Home > Uncategorized > 2011/04/07: The Happy Banker: President Trichet Very Upbeat After ECB Rate Hike

2011/04/07: The Happy Banker: President Trichet Very Upbeat After ECB Rate Hike

Just a quick observation here on the nature of central bankers… real central bankers. You remember, those guys who are actually ready to restrain the economy when necessary. In the words of formidable Fed Chairman William McChesney Martin, Jr. (1951-1970), his job was “…to take away the punch bowl just as the party gets going.” It is with that classical philosophy in mind that we note Monsieur Trichet was certainly in fine fettle at the post-rate decision press conference. If you doubt it, have a look at the archived video of the ECB 2011/04/07 press conference. That was right after he exercised that central banker’s prerogative to ensure everyone remembers economic activity and asset inflation driven by excessive liquidity are not grounds for confidence; and if left unchecked will ultimately destroy it.

What is most striking is that other key central bankers are so immune to that precept right now. And so soon after the height of the crisis that hit with full force from a mere two-and-a-half years ago. Especially in light of the major equity market recovery, that may seem long ago in retail investor and general public perception. Yet it is not very long at all (or at least shouldn’t be) in central banker perception of economic cycles. There’s Mervyn ‘the economy’s too weak‘ King. At least he seems to have a passingly good case for ignoring what is now nothing less than sustained raging inflation; even if it is cost-push inflation, and not the more pernicious demand-pull, wage spiral sort.

Then there is that more blatant culprit, Ben ‘I never met a bull market I didn’t like’ Bernanke (with a chance he’ll now drive really ugly US dollar weakness.)

While we sympathize with the Chairman’s desire to respect the continued weakness of US housing and employment, we have the same take on that as our last post’s observations on why Monsieur Trichet was right to raise rates in spite of the strains at the periphery of Europe: it isn’t going to make a difference.

How much difference is it actually going to make to US housing if the Fed takes the Fed Funds rate from 0.25% to 0.50%? Almost all of that is funded at the long end of the yield curve. And the Fed’s focus on supporting prices (i.e. suppressing yields) in the 10-year government bonds has only been marginally successful. The same goes for employment. We’d be glad to admit our error on that one… if only someone could explain how exactly does free money accomplish the retraining and hiring of all the medium-to-low-skilled workers whose employment vanished with the serial loss of manufacturing and then construction jobs into 2008-2009?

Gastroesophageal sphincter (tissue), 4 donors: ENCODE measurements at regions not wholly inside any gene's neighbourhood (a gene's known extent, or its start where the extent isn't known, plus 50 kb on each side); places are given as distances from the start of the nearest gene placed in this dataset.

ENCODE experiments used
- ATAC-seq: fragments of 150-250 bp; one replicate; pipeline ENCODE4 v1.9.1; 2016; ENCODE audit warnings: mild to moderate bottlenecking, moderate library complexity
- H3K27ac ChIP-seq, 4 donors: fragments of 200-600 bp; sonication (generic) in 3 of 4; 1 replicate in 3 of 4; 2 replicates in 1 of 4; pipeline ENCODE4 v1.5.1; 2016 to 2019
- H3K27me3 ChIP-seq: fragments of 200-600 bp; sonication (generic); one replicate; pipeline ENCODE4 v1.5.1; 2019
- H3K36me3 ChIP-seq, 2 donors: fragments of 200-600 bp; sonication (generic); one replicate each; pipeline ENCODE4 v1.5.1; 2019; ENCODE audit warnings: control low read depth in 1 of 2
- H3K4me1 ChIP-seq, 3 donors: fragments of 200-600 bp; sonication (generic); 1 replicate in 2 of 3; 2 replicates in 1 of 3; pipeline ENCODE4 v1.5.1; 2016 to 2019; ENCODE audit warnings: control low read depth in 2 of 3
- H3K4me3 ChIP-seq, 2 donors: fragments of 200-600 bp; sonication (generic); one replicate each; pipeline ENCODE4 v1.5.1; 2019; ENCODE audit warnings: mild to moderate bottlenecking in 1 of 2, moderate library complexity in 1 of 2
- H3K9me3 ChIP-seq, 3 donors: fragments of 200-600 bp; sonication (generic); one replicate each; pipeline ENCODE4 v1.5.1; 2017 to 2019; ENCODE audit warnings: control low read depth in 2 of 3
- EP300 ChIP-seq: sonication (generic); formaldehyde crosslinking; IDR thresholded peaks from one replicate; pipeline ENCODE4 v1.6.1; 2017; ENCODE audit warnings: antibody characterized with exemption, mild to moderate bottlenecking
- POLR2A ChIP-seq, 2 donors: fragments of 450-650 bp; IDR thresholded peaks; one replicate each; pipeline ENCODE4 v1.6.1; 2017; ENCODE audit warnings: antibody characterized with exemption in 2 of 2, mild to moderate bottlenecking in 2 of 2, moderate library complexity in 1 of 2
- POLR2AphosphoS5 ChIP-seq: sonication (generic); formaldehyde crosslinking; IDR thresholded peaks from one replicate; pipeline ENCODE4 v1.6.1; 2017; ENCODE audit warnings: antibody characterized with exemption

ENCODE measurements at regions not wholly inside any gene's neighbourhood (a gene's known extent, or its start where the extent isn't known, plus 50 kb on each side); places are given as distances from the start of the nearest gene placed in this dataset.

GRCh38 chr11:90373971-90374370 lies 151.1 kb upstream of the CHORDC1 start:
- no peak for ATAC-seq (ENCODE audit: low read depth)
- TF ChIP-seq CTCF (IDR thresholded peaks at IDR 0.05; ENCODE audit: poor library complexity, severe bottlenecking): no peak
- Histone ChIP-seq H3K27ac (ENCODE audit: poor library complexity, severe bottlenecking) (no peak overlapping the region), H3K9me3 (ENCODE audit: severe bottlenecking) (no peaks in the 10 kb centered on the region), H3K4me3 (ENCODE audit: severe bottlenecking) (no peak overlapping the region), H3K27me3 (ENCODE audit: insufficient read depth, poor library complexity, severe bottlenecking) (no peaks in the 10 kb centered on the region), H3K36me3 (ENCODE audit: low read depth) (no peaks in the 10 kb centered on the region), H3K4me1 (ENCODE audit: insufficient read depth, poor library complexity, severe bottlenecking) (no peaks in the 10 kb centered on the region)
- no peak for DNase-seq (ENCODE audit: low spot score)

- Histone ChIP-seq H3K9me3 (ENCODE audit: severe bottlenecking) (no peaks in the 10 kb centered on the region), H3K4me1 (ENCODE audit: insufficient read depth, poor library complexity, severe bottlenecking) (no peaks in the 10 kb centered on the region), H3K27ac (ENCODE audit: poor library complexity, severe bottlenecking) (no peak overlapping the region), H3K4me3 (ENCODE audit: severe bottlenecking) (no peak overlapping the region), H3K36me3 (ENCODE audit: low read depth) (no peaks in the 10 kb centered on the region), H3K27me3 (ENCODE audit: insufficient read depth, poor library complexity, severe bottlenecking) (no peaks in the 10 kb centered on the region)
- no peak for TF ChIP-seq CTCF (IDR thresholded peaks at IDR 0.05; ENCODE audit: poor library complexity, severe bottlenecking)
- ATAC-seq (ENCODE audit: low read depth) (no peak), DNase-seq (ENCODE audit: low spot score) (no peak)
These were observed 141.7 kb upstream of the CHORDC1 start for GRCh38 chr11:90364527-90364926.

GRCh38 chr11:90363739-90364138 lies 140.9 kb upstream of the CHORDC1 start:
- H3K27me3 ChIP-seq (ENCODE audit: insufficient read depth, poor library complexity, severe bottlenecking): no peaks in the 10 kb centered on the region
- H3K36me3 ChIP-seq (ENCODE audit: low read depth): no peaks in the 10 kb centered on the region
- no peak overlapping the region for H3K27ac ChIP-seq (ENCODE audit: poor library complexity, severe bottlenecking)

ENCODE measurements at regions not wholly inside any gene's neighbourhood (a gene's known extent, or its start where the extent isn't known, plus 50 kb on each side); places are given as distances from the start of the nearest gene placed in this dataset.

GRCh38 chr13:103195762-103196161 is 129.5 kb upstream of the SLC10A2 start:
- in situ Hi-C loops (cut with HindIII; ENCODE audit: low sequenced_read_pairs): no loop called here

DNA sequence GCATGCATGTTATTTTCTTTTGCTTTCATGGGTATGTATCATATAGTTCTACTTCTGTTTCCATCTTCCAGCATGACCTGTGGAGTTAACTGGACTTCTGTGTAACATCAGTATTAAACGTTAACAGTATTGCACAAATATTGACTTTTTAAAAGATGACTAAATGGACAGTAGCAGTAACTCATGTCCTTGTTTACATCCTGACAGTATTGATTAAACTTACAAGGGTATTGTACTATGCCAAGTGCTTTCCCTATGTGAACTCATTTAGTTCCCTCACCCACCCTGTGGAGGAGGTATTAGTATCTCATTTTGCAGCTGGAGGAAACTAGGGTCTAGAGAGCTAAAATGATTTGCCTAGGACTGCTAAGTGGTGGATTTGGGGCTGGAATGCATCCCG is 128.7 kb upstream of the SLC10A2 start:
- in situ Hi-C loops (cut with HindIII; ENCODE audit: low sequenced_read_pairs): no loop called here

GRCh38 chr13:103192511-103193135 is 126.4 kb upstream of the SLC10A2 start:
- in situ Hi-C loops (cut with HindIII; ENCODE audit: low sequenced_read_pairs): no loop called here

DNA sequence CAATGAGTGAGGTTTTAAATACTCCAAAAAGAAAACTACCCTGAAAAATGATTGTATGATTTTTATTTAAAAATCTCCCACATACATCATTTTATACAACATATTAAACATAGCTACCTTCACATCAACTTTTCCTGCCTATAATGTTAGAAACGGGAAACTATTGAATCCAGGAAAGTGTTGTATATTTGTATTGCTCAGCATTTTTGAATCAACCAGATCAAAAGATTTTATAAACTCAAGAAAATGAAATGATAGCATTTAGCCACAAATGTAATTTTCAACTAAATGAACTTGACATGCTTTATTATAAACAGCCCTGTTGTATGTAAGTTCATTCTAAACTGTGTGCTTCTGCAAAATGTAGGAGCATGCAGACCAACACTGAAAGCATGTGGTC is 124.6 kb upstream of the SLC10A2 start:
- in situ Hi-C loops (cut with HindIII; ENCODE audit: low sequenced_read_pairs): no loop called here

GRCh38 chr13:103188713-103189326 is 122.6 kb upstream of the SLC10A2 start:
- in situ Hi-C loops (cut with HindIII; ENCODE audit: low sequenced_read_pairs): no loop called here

So maybe Monsieur Trichet was so upbeat because he was happy to do what he knew needed to be done in spite of all the naysayers and Cassandra’s. Of course, he always waxes most eloquent when discussing the German success story; flashing happy-happy on how good it is they are no longer discussing it as the ‘weak man of Europe’. That said, he also seems to imply this is good model for the fiscal and economic reform of the rest of Europe. Let’s just leave it for now that the chance the weak sisters on the periphery of Europe will morph into export powerhouses is about the same as windmills replacing fossil fuels in our lifetime.

As a final word, lest it escapes anyone’s attention, the sustained US central bank ‘free money’ and expansive liquidity program also has the potential to drive even more US dollar ‘carry trade’ pressure. This might seem just the next convenient reason we are citing to reinforce our significantly negative US dollar view. Yet, consider for a moment that the strength in the Japanese yen is likely to be sustained in the near term on the post-crisis ‘repatriation for reconstruction’ flows (see Australia for a forward looking similar example) in spite of recent weakness.

That leaves only the US dollar as a clear source of carry trade funding. The low yields in the UK are more suspect due to the greater risk the BoE will finally succumb to sustained inflation pressure and hike base rates. That risk of rate moves against carry trade borrowers is a potent deterrent. Not likely anyone will be borrowing in euros (and then selling them down) for that purpose anytime soon; regardless of whether ECB hikes again in three months.  

Thanks for your interest.

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